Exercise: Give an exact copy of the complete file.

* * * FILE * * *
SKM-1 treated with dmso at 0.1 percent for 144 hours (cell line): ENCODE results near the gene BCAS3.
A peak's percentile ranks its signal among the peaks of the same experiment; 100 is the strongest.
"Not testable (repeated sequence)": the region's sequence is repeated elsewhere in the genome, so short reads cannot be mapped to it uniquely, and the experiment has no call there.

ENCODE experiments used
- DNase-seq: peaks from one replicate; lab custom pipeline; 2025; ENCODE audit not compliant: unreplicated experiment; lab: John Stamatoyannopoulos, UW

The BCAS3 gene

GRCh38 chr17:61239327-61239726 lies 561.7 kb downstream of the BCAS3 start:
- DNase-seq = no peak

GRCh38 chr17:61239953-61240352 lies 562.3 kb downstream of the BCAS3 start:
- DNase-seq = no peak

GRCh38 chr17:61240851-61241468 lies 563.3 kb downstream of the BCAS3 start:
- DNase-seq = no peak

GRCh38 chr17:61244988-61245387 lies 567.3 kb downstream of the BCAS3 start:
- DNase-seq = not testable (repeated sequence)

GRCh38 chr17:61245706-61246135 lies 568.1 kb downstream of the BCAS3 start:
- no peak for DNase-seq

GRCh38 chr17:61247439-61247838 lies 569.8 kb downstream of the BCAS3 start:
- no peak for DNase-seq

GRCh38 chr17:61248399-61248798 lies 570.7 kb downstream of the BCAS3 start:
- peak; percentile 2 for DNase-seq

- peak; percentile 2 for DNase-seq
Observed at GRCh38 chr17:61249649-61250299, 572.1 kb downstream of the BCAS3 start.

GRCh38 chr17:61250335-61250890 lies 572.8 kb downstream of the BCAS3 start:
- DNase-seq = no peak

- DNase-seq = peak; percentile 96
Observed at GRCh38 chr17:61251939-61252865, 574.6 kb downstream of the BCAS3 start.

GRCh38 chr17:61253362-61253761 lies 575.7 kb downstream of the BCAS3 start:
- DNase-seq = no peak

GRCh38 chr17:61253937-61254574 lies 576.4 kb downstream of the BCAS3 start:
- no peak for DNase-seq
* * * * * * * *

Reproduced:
SKM-1 treated with dmso at 0.1 percent for 144 hours (cell line): ENCODE results near the gene BCAS3.
A peak's percentile ranks its signal among the peaks of the same experiment; 100 is the strongest.
"Not testable (repeated sequence)": the region's sequence is repeated elsewhere in the genome, so short reads cannot be mapped to it uniquely, and the experiment has no call there.

ENCODE experiments used
- DNase-seq: peaks from one replicate; lab custom pipeline; 2025; ENCODE audit not compliant: unreplicated experiment; lab: John Stamatoyannopoulos, UW

The BCAS3 gene

GRCh38 chr17:61239327-61239726 lies 561.7 kb downstream of the BCAS3 start:
- DNase-seq = no peak

GRCh38 chr17:61239953-61240352 lies 562.3 kb downstream of the BCAS3 start:
- DNase-seq = no peak

GRCh38 chr17:61240851-61241468 lies 563.3 kb downstream of the BCAS3 start:
- DNase-seq = no peak

GRCh38 chr17:61244988-61245387 lies 567.3 kb downstream of the BCAS3 start:
- DNase-seq = not testable (repeated sequence)

GRCh38 chr17:61245706-61246135 lies 568.1 kb downstream of the BCAS3 start:
- no peak for DNase-seq

GRCh38 chr17:61247439-61247838 lies 569.8 kb downstream of the BCAS3 start:
- no peak for DNase-seq

GRCh38 chr17:61248399-61248798 lies 570.7 kb downstream of the BCAS3 start:
- peak; percentile 2 for DNase-seq

- peak; percentile 2 for DNase-seq
Observed at GRCh38 chr17:61249649-61250299, 572.1 kb downstream of the BCAS3 start.

GRCh38 chr17:61250335-61250890 lies 572.8 kb downstream of the BCAS3 start:
- DNase-seq = no peak

- DNase-seq = peak; percentile 96
Observed at GRCh38 chr17:61251939-61252865, 574.6 kb downstream of the BCAS3 start.

GRCh38 chr17:61253362-61253761 lies 575.7 kb downstream of the BCAS3 start:
- DNase-seq = no peak

GRCh38 chr17:61253937-61254574 lies 576.4 kb downstream of the BCAS3 start:
- no peak for DNase-seq